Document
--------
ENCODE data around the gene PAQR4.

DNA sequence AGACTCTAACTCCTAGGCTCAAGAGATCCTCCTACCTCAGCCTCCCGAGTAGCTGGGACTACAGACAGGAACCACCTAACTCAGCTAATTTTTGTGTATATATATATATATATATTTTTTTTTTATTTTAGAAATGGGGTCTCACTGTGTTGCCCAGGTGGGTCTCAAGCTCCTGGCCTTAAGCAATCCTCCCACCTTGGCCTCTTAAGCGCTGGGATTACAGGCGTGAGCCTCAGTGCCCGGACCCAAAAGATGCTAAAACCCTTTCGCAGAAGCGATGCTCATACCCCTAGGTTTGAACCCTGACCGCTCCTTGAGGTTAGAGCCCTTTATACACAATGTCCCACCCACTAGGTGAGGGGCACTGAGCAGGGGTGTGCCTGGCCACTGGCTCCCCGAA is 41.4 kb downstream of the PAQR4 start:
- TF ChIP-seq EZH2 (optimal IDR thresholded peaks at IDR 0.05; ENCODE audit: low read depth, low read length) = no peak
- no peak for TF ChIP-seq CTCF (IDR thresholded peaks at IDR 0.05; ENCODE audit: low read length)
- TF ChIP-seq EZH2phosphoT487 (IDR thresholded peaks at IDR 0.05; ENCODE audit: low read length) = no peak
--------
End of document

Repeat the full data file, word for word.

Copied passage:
ENCODE data around the gene PAQR4.

DNA sequence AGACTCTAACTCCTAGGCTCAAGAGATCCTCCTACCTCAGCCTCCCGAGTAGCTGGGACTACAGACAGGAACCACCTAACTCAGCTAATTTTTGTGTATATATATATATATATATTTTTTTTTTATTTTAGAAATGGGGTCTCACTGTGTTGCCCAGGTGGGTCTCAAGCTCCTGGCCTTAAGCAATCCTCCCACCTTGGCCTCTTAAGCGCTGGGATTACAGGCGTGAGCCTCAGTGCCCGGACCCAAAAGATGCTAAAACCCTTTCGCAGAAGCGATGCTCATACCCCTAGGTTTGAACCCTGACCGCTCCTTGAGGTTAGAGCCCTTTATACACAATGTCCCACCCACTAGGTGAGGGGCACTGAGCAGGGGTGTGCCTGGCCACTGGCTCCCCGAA is 41.4 kb downstream of the PAQR4 start:
- TF ChIP-seq EZH2 (optimal IDR thresholded peaks at IDR 0.05; ENCODE audit: low read depth, low read length) = no peak
- no peak for TF ChIP-seq CTCF (IDR thresholded peaks at IDR 0.05; ENCODE audit: low read length)
- TF ChIP-seq EZH2phosphoT487 (IDR thresholded peaks at IDR 0.05; ENCODE audit: low read length) = no peak